Poverty to worsen if PH stays outside RCEP — study

Published May 15, 2022, 10:50 AM

by Bernie Cahiles-Magkilat

Severity of poverty in the Philippines could further worsen if the country will continue to stay outside of the mega trade deal Regional Comprehensive Economic Partnership (RCEP), an economist warned.

The poverty impact was explained by Dr. Caesar Cororaton, Research Fellow at Virginia Polytechnic Institute and State University, in his two simulations on the “Philippines and RCEP Cost Benefit Analysis” during a webinar on “Impacts of Non-ratification of RCEP in the Philippines” organized by the American Chamber of Commerce of the Philippines.

Based on his simulation, Cororaton said that if the country will join RCEP the country’s poverty incidence will be reduced by 0.26 percent in 2022 and further reduction to 1.37 in 2026 and higher cut of 3.62 percent in 2031.

This means, poverty severity will also be reduced by .27 percent in 2022 and 1.69 percent in 2026 before gaining higher positive impact reduction of 3.82 percent in 2031.

However, the simulation also showed that if the Philippines is outside RCEP, poverty incidence in the country could worsen by .05 percent in 2022, to .23 percent in 2026 and a higher 1.11 percent in 2031.

Likewise, severity of poverty could worsen to 0.10 percent in 2022, going higher to 0.48 percent in 2026 and 1.22 percent in 2031.

“It’s an increase in poverty essentially because of the economic contraction,” said Cororaton.

This is because, Cororaton said, the 11 RCEP countries will create more trade within the free trade area, resulting in trade diversion away from non-RCEP countries. RCEP countries will invest and do trade in RCEP countries because they provide lower cost of trade and lower cost of production.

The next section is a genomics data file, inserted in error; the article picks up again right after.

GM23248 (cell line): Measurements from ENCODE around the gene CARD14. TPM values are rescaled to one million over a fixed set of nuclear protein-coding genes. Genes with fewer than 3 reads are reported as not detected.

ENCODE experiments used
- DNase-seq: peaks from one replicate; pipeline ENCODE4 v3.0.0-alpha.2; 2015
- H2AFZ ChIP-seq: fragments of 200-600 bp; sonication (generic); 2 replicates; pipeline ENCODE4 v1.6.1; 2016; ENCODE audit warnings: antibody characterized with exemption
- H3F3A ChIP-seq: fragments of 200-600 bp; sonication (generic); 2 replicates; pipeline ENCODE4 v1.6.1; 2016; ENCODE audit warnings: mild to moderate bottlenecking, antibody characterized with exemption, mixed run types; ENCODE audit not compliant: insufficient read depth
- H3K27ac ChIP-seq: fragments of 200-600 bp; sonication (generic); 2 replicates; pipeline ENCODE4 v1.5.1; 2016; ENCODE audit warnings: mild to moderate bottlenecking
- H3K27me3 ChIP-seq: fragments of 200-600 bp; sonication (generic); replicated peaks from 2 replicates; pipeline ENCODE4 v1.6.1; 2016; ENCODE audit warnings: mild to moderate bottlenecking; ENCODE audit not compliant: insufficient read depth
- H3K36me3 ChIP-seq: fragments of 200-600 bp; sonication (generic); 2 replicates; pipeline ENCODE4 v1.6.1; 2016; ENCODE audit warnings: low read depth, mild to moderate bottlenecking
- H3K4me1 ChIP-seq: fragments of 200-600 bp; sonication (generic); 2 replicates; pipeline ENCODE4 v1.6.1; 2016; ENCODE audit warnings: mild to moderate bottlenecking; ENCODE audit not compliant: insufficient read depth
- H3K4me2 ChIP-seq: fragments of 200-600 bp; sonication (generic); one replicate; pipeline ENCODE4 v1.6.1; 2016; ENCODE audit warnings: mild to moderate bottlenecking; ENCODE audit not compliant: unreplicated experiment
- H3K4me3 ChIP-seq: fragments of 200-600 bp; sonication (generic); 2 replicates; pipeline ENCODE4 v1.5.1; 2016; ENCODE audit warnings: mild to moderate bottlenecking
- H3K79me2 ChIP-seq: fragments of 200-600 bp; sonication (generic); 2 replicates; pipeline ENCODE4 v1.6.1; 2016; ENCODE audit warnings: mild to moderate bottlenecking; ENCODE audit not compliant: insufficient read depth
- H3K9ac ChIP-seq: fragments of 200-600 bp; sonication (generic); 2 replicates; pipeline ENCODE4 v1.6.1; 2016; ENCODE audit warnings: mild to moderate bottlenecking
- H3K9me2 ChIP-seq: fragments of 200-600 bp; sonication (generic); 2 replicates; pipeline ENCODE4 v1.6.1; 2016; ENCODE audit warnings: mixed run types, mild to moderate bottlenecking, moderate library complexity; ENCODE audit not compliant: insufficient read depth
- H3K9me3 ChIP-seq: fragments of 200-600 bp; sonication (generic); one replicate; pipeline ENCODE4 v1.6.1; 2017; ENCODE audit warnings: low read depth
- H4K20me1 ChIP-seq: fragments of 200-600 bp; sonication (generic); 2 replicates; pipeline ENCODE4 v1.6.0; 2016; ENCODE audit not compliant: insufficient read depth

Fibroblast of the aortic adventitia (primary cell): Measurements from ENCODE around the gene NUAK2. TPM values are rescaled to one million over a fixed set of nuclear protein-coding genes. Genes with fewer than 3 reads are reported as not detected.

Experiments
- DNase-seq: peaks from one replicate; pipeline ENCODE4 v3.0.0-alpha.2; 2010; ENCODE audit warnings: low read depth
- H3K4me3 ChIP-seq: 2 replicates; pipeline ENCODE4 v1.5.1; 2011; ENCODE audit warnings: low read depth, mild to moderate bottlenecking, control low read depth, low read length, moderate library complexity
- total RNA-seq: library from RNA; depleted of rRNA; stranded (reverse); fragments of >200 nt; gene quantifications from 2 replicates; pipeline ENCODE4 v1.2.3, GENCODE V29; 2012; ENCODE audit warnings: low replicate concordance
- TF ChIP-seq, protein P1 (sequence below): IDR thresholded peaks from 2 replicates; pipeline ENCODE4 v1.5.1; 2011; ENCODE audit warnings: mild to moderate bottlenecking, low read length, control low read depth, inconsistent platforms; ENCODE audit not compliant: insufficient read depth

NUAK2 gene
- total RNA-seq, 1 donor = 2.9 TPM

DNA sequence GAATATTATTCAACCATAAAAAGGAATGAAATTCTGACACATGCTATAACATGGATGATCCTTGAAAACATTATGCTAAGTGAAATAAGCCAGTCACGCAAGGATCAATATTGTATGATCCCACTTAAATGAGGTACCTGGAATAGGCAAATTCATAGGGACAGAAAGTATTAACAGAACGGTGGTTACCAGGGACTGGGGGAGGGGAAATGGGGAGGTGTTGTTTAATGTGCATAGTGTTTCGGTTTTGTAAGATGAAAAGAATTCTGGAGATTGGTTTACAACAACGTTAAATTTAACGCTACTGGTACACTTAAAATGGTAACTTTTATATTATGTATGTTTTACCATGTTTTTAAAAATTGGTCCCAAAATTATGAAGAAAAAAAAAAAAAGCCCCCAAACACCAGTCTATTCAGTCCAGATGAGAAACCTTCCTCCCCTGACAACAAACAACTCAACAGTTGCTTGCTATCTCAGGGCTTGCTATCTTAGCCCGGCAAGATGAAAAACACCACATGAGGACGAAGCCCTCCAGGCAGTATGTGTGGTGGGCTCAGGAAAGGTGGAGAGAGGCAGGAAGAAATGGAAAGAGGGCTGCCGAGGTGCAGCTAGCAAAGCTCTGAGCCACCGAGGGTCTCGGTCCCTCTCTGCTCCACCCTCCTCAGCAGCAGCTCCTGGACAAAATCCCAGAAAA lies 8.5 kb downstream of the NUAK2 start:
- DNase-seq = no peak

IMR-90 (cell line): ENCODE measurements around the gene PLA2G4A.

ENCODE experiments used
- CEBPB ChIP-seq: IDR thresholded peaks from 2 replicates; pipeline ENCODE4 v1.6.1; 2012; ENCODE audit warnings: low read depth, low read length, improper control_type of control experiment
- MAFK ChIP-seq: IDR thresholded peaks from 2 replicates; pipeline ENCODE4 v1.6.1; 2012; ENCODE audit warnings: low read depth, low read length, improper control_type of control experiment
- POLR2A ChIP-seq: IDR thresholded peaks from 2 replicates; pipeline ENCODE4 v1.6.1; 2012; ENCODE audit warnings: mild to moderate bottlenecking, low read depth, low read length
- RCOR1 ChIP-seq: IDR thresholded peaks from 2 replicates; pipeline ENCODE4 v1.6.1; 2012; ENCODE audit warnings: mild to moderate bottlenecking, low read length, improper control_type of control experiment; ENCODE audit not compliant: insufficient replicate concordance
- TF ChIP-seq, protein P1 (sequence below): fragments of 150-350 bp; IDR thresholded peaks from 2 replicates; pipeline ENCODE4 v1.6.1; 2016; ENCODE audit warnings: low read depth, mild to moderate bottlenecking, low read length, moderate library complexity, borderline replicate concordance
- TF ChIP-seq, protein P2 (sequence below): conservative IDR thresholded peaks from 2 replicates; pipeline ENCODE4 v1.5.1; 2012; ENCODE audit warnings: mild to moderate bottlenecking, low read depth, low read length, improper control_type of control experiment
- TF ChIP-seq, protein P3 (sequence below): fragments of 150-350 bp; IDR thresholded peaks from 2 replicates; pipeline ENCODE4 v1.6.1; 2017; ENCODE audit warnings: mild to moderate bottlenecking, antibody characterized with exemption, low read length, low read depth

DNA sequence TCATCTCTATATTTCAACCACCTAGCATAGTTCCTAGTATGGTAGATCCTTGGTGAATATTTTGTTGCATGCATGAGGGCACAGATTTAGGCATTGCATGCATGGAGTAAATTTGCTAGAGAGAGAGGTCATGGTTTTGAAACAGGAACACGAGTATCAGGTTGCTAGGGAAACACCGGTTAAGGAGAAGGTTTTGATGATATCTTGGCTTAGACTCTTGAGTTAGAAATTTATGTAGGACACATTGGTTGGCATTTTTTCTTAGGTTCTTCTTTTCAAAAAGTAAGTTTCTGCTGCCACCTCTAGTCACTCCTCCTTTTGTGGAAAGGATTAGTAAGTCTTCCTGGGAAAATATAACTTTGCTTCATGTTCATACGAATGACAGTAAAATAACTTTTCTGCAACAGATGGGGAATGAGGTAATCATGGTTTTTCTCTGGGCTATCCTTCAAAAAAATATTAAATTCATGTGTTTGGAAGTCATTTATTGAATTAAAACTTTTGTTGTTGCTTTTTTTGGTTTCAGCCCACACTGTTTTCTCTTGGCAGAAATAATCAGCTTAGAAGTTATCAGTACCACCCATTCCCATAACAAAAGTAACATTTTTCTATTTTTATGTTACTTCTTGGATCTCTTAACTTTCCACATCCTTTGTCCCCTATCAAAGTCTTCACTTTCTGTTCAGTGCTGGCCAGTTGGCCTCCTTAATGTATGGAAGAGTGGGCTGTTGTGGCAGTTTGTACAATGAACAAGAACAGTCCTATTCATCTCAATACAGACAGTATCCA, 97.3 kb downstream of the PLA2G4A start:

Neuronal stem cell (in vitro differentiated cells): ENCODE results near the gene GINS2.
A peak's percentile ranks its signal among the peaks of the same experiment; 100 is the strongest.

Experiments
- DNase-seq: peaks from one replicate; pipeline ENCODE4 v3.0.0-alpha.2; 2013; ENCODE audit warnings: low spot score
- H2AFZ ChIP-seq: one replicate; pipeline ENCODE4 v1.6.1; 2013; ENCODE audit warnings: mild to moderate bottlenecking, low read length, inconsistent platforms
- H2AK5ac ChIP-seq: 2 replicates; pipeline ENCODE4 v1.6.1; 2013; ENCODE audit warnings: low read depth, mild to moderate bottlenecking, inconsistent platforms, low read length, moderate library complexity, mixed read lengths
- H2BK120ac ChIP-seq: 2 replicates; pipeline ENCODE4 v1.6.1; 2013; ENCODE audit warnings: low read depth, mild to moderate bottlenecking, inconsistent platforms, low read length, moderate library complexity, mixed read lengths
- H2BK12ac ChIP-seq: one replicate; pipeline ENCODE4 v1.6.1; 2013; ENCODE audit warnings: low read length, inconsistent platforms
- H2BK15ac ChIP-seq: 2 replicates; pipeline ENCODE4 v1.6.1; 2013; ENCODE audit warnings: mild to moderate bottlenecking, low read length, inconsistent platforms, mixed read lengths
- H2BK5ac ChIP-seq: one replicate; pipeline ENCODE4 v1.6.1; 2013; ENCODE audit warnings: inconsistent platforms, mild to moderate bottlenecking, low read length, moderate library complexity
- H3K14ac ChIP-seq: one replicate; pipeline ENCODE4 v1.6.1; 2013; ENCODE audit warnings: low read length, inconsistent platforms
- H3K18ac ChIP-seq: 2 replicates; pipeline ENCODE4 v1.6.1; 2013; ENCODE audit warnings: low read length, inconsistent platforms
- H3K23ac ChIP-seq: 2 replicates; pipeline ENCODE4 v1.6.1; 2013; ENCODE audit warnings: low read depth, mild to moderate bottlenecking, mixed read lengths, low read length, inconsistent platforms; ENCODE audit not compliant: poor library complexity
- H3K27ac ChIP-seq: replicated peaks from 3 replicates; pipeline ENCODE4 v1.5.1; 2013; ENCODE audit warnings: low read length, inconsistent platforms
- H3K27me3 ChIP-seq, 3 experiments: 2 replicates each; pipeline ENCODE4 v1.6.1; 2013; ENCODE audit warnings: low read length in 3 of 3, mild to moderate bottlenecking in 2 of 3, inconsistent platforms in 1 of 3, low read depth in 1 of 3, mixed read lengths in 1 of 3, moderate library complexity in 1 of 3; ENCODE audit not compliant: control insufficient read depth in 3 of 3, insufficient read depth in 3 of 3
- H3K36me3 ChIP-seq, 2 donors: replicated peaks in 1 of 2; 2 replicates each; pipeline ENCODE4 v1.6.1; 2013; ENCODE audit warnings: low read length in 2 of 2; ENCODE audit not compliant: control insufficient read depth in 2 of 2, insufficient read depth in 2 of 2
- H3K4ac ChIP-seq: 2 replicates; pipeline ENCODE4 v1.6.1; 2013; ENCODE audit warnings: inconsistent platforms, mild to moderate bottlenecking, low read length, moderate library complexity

For the RCEP area, exports will expand by $1.7 billion in 2022 and $1.8 billion in 2026 and $23 billion in 2031.

As the Philippines remains outside the trade bloc, Cororaton said trade diversion would negatively affect consumer price index that will impact skilled wages, unskilled wages, returns to capital and land rent.

As a result, the Philippine exports may be reduced by $7.1 million in 2022 to $52.4 million in 2026 and further deepening to $130 million in 2031. Likewise, Philippine imports could also contract by $7.9 million in 2022 to $73.7 million in 2026 and $194.5 million in 2031.

But if the Philippines will join RCEP, there could be an additional $29.1 million exports in 2022 to $151.5 million in 2026 and higher $339 million in 2031. Imports would be limited to $700,000 in 2022, to $71.5 million 2026 and $128 million in 2031 as the country’s exports growth outpaced imports in the RCEP area.

Major gainers among Philippine industries include semiconductors, fruits and vegetables, and machineries and equipment, the study showed.

“Trade liberalization in RCEP generates trade creation effects and will be benefit the Philippines in terms of higher GDP growth, lower commodity prices, higher factor prices, higher household income, positive net exports, higher welfare, and lower poverty,” said Cororaton.

He further added that all positive effects could be maximized if complementary policies are implemented to increase productivity and competitiveness of Philippine exports,” he concluded.